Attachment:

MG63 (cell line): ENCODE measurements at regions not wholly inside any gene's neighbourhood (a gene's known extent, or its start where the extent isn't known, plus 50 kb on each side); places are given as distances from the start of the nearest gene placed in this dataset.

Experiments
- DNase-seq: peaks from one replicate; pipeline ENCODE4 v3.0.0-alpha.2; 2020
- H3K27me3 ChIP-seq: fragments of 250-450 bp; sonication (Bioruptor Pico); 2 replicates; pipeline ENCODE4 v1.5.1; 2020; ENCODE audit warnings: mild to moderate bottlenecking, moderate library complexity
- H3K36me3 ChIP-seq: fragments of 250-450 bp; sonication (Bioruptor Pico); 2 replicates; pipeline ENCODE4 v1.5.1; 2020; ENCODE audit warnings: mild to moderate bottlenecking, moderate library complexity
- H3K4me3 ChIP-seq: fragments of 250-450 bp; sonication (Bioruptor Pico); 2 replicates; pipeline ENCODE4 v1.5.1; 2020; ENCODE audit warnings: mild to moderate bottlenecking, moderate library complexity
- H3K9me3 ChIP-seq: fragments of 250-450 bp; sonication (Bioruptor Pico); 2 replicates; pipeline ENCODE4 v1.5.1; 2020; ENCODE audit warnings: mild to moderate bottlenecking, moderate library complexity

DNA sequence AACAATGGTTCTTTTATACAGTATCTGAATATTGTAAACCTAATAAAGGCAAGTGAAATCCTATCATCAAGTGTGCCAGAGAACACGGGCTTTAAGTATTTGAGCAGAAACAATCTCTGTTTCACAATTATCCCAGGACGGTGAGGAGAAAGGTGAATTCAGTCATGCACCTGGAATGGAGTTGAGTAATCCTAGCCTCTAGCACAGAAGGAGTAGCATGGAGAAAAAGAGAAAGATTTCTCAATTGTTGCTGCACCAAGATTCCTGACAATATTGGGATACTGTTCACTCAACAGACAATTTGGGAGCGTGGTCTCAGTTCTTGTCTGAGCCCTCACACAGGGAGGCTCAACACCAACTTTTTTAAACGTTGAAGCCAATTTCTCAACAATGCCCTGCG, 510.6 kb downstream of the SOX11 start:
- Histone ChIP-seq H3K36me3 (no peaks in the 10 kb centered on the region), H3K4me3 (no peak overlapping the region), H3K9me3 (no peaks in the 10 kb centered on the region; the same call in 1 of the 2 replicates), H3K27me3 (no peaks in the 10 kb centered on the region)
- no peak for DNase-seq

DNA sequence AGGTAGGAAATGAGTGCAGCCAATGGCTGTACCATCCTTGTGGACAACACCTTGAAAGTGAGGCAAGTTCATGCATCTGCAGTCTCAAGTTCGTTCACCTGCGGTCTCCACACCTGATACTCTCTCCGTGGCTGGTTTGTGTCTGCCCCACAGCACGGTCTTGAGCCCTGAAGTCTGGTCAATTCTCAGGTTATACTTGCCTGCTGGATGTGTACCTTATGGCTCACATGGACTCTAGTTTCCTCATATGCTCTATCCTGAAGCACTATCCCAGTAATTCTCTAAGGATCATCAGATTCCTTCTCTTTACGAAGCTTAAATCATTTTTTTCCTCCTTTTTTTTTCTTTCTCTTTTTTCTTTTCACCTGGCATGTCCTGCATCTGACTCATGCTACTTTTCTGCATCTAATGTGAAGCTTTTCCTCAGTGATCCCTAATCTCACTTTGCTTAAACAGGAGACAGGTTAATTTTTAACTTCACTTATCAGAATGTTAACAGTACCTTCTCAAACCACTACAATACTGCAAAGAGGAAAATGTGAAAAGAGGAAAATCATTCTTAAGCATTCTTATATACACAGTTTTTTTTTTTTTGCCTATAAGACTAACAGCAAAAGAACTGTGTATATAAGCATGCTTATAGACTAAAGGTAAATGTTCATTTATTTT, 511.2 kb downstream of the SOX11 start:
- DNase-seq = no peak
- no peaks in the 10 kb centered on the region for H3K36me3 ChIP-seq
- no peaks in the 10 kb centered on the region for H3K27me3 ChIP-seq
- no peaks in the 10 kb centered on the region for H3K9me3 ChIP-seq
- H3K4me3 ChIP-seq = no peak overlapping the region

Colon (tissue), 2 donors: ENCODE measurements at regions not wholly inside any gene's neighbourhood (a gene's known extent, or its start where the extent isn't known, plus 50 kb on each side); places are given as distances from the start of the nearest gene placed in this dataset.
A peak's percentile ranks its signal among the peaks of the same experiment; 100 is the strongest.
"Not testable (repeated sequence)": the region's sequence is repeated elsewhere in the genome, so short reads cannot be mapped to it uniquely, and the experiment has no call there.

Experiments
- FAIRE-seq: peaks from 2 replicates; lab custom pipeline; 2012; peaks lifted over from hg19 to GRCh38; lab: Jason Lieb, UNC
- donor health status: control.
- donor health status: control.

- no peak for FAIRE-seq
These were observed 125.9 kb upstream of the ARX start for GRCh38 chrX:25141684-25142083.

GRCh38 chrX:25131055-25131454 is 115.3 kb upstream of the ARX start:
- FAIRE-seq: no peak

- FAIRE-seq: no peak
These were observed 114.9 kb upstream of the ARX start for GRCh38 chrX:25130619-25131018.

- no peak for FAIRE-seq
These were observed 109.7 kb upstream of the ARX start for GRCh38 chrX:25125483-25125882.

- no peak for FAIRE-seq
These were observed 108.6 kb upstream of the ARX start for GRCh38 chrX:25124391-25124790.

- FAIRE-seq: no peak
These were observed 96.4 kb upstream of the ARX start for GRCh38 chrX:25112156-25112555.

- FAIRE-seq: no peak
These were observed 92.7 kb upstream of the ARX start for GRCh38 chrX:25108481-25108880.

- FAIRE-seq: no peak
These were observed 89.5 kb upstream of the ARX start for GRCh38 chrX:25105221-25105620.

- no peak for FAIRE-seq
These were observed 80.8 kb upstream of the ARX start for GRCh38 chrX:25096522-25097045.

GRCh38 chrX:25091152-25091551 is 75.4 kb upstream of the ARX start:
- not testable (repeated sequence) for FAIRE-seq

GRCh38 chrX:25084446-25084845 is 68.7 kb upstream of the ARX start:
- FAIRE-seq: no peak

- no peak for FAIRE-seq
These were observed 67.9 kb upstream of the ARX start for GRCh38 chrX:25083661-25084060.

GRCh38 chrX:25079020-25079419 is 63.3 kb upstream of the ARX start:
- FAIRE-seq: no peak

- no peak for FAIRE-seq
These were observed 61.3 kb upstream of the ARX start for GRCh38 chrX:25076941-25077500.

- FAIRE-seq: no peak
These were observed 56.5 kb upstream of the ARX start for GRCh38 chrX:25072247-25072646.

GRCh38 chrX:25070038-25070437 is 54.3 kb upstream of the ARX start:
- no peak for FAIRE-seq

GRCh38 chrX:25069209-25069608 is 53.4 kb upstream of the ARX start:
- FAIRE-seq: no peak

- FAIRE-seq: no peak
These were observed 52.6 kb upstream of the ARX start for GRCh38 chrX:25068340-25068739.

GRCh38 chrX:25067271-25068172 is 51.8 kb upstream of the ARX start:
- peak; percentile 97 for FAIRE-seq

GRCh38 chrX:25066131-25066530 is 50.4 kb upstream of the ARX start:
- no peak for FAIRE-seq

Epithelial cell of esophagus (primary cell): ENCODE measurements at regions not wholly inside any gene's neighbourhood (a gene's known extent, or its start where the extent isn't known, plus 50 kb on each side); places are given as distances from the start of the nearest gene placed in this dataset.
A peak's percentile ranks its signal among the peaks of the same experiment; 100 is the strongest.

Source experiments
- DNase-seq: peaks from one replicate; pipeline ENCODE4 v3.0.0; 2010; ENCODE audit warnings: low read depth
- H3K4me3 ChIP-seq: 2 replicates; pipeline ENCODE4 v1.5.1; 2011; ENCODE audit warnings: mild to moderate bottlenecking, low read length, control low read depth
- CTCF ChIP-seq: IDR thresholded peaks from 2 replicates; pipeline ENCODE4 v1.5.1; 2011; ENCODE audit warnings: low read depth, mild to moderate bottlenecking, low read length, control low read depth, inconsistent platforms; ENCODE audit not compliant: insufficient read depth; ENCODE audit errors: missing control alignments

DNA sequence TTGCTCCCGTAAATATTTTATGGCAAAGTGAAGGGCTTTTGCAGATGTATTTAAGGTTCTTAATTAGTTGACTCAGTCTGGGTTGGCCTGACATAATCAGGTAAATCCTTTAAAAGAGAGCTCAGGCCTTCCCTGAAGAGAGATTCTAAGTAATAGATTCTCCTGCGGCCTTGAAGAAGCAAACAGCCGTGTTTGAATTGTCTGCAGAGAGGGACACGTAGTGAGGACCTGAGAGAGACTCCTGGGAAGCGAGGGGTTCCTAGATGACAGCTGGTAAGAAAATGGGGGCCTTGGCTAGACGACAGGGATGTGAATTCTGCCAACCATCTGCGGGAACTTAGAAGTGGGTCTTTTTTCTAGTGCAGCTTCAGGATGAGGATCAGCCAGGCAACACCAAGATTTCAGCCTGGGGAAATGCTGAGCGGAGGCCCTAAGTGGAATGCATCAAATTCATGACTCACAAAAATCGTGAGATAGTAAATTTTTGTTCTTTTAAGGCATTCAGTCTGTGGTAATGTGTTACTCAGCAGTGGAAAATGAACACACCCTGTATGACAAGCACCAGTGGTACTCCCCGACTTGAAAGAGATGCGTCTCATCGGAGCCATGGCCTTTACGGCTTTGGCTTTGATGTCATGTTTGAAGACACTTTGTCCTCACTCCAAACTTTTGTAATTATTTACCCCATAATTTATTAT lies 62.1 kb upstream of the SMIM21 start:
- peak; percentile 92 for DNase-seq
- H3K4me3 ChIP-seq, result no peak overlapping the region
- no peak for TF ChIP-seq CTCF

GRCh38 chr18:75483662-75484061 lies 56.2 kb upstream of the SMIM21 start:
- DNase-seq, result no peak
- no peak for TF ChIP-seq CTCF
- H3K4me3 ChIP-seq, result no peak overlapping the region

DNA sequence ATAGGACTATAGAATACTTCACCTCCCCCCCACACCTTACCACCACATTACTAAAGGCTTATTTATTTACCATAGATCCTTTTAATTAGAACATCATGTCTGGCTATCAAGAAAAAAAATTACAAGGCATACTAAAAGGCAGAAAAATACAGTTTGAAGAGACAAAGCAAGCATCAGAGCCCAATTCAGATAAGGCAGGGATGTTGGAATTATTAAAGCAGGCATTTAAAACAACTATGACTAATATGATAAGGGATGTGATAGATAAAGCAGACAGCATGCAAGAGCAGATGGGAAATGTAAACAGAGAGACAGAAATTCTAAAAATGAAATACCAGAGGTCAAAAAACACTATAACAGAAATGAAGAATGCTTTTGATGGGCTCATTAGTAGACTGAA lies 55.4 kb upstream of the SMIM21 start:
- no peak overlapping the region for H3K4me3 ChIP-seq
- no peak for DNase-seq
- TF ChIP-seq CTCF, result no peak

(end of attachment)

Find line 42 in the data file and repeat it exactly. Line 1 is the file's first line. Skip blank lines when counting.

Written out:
GRCh38 chrX:25091152-25091551 is 75.4 kb upstream of the ARX start: